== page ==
“Phil is a character that is not to be reckoned with, his wit, charm and quirky manner is enough to make the class laugh and embrace the subject knowledge that he has to offer. Embracing sustainability, Phil continues to inspire students of all backgrounds with his expertise in pollution management, housing management and sustainable living (…) Keep it up Phil!”

Dr Sarah Hills, who runs MSc Sustainable Development in Practice:

“Sarah has made my MSc experience really positive. Without a first degree, and returning to education after 40 years, I was very daunted. Sarah has built my confidence and challenged me simultaneously. She's been the best thing about the course!”

Dr Farnon Ellwood

“Dr. Ellwood is part of a research team studying the potential of birds nest tree ferns to improve the biodiversity of palm oil plantations in Borneo (…) Farnon has striven to engage students from other faculties about sustainable palm oil, and is in the process of building a permanent exhibition in S block as a means of achieving this. In terms of dedication to encouraging students to live in a more sustainable way, I cannot think of a lecturer more deserving of this award.”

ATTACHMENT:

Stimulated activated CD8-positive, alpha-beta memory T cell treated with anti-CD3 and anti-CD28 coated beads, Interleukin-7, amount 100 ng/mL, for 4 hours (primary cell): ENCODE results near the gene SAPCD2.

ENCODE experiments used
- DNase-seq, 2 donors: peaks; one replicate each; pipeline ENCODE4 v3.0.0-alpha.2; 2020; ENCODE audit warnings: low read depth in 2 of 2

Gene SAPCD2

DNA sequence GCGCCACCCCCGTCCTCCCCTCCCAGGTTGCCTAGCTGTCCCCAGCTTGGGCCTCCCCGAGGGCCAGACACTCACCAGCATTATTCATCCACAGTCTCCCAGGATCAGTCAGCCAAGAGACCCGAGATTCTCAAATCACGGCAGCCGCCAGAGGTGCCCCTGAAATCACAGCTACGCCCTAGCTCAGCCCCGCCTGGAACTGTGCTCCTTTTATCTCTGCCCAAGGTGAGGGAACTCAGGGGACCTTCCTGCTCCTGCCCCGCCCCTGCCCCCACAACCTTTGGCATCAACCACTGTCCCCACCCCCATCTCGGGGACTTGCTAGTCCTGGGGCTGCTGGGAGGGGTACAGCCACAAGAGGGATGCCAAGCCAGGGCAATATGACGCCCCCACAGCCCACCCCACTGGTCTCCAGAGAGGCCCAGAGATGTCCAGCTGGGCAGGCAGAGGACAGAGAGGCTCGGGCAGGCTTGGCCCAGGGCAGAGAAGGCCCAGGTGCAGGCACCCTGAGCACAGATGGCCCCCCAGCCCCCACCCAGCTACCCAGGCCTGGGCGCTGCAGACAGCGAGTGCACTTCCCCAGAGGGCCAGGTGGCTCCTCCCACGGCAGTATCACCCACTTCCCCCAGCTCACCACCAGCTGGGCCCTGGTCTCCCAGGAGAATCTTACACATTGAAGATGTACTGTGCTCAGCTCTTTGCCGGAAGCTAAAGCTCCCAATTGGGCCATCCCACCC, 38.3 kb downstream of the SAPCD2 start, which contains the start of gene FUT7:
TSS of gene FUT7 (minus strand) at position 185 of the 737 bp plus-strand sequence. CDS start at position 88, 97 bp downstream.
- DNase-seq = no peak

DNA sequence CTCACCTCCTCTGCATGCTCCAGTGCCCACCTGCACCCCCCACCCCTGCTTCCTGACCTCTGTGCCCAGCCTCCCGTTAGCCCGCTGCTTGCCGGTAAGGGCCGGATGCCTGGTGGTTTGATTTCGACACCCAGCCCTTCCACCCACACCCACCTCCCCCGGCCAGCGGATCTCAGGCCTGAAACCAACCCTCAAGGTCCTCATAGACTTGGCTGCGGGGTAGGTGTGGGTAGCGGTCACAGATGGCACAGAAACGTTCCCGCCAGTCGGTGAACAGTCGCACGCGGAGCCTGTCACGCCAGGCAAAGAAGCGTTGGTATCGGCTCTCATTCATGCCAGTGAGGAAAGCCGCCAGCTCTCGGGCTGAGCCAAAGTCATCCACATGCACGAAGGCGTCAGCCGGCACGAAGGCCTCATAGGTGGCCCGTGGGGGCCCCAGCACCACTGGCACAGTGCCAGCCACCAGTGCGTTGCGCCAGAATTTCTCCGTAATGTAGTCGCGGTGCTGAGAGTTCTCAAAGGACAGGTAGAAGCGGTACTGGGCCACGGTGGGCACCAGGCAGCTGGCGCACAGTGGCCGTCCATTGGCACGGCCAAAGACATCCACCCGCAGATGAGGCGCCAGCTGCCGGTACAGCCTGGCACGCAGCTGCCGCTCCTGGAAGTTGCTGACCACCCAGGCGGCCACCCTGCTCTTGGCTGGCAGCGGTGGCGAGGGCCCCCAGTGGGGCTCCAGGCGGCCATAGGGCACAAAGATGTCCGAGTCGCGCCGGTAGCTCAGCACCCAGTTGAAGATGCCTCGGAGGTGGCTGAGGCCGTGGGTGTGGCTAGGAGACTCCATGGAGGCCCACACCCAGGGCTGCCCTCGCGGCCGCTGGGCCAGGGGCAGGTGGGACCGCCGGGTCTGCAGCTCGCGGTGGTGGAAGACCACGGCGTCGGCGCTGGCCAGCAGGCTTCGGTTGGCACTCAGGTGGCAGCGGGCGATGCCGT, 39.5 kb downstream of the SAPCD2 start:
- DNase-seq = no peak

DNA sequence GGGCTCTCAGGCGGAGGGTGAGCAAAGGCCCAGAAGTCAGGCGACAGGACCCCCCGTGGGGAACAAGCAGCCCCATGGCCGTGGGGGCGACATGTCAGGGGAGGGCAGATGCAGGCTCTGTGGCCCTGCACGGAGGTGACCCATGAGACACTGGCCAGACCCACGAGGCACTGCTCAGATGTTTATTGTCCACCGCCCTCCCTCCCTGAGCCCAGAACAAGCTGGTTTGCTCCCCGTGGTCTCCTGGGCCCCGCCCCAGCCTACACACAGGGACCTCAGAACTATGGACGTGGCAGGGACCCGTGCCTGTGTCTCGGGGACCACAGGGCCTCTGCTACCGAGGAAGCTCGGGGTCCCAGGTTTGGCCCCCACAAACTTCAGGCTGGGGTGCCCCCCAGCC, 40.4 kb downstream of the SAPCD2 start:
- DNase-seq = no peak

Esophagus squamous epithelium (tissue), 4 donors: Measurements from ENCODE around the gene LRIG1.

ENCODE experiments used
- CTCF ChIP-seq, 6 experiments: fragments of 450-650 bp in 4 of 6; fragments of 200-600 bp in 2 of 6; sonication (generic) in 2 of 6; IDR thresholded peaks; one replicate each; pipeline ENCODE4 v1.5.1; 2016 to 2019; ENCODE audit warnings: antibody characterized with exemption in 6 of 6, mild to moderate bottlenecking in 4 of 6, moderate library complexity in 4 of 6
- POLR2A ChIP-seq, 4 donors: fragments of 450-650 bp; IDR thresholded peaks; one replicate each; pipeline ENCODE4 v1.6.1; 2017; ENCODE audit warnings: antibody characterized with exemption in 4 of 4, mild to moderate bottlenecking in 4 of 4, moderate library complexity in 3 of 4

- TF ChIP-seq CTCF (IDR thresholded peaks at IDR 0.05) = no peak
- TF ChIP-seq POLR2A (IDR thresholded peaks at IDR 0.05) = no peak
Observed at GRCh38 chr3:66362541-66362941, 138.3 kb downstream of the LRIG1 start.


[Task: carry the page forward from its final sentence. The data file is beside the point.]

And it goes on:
Dr Svetlana Cicmil, who teaches responsible management:

“As an MBA student, always learning about business throughout my education, I had little to no exposure to sustainable developments. Very little to no knowledge of any of the theory, perspectives, models or initiatives that were in this field. Not only has Svetlana shun a light and provided knowledge of sustainable development and the great crisis we are facing now, she has provided me the space to develop my own growing perspective, interpretation and definitions.”

Rachel Wood, who teaches mediation and litigation:

“Rachel is a hard working engaging lecturer who should be recognised for going above and beyond. Rachel dedicates and volunteers her time to this project, which creates and improves sustainable skills for students, of which they can use in their future careers.”

The shortlisted teachers shared with us how they incorporate sustainability into their teaching and why this is important across all the disciplines:

How do you include sustainability into your teaching?